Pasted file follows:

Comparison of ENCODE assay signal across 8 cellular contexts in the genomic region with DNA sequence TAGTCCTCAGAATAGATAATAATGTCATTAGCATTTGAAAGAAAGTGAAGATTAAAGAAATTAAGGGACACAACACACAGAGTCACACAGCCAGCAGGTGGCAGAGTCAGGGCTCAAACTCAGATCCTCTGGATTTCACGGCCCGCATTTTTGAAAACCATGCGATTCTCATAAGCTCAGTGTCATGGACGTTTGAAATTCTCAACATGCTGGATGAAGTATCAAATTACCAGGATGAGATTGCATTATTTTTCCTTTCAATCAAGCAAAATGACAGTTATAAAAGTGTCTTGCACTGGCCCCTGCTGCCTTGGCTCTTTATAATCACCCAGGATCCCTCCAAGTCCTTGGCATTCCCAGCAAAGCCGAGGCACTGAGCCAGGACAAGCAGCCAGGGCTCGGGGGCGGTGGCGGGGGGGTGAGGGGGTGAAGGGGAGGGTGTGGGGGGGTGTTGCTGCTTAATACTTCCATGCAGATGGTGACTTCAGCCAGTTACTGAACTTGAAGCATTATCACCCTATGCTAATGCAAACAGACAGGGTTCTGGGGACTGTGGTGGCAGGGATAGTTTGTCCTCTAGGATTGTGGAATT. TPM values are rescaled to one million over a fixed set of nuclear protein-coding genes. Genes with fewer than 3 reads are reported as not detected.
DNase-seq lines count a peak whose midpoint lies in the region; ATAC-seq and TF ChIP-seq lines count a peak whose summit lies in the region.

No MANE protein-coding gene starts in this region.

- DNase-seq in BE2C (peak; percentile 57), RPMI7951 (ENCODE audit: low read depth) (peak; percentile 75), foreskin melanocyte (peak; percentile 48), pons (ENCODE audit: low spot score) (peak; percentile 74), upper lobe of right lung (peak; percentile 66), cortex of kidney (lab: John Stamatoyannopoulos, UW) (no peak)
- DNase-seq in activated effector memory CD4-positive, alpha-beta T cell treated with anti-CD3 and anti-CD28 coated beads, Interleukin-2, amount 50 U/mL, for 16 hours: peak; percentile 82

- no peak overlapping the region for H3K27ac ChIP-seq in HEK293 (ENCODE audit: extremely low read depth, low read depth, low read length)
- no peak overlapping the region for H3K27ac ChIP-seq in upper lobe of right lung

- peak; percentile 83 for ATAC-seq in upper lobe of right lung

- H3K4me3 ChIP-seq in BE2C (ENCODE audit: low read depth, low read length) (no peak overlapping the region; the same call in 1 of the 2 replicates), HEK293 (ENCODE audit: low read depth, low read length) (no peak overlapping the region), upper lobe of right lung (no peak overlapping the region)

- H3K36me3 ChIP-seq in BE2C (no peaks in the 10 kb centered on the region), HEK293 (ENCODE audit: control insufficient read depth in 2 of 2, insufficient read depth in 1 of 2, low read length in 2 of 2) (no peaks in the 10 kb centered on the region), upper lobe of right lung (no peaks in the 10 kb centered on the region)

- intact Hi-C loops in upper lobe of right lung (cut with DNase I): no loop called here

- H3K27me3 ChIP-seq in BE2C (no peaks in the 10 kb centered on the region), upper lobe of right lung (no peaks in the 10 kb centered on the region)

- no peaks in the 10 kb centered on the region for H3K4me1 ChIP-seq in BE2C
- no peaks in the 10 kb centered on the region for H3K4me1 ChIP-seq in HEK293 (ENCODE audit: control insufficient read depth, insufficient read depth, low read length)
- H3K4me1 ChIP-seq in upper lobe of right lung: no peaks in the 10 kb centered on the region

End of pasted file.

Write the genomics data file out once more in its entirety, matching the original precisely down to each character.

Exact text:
Comparison of ENCODE assay signal across 8 cellular contexts in the genomic region with DNA sequence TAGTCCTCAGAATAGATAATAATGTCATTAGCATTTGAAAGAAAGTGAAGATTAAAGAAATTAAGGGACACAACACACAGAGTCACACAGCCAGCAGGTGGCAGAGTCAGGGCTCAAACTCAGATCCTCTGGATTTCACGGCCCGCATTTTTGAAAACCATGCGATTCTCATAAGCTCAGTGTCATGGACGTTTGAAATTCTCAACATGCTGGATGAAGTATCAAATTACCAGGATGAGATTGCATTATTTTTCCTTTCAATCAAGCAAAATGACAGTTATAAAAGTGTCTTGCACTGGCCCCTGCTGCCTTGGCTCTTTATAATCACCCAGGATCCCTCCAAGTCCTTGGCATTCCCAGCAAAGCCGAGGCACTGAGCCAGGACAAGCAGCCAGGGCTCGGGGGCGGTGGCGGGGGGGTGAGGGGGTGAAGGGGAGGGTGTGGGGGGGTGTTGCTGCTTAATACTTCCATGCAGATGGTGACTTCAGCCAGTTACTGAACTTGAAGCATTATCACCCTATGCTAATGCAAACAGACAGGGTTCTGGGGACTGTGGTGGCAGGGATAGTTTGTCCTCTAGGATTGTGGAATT. TPM values are rescaled to one million over a fixed set of nuclear protein-coding genes. Genes with fewer than 3 reads are reported as not detected.
DNase-seq lines count a peak whose midpoint lies in the region; ATAC-seq and TF ChIP-seq lines count a peak whose summit lies in the region.

No MANE protein-coding gene starts in this region.

- DNase-seq in BE2C (peak; percentile 57), RPMI7951 (ENCODE audit: low read depth) (peak; percentile 75), foreskin melanocyte (peak; percentile 48), pons (ENCODE audit: low spot score) (peak; percentile 74), upper lobe of right lung (peak; percentile 66), cortex of kidney (lab: John Stamatoyannopoulos, UW) (no peak)
- DNase-seq in activated effector memory CD4-positive, alpha-beta T cell treated with anti-CD3 and anti-CD28 coated beads, Interleukin-2, amount 50 U/mL, for 16 hours: peak; percentile 82

- no peak overlapping the region for H3K27ac ChIP-seq in HEK293 (ENCODE audit: extremely low read depth, low read depth, low read length)
- no peak overlapping the region for H3K27ac ChIP-seq in upper lobe of right lung

- peak; percentile 83 for ATAC-seq in upper lobe of right lung

- H3K4me3 ChIP-seq in BE2C (ENCODE audit: low read depth, low read length) (no peak overlapping the region; the same call in 1 of the 2 replicates), HEK293 (ENCODE audit: low read depth, low read length) (no peak overlapping the region), upper lobe of right lung (no peak overlapping the region)

- H3K36me3 ChIP-seq in BE2C (no peaks in the 10 kb centered on the region), HEK293 (ENCODE audit: control insufficient read depth in 2 of 2, insufficient read depth in 1 of 2, low read length in 2 of 2) (no peaks in the 10 kb centered on the region), upper lobe of right lung (no peaks in the 10 kb centered on the region)

- intact Hi-C loops in upper lobe of right lung (cut with DNase I): no loop called here

- H3K27me3 ChIP-seq in BE2C (no peaks in the 10 kb centered on the region), upper lobe of right lung (no peaks in the 10 kb centered on the region)

- no peaks in the 10 kb centered on the region for H3K4me1 ChIP-seq in BE2C
- no peaks in the 10 kb centered on the region for H3K4me1 ChIP-seq in HEK293 (ENCODE audit: control insufficient read depth, insufficient read depth, low read length)
- H3K4me1 ChIP-seq in upper lobe of right lung: no peaks in the 10 kb centered on the region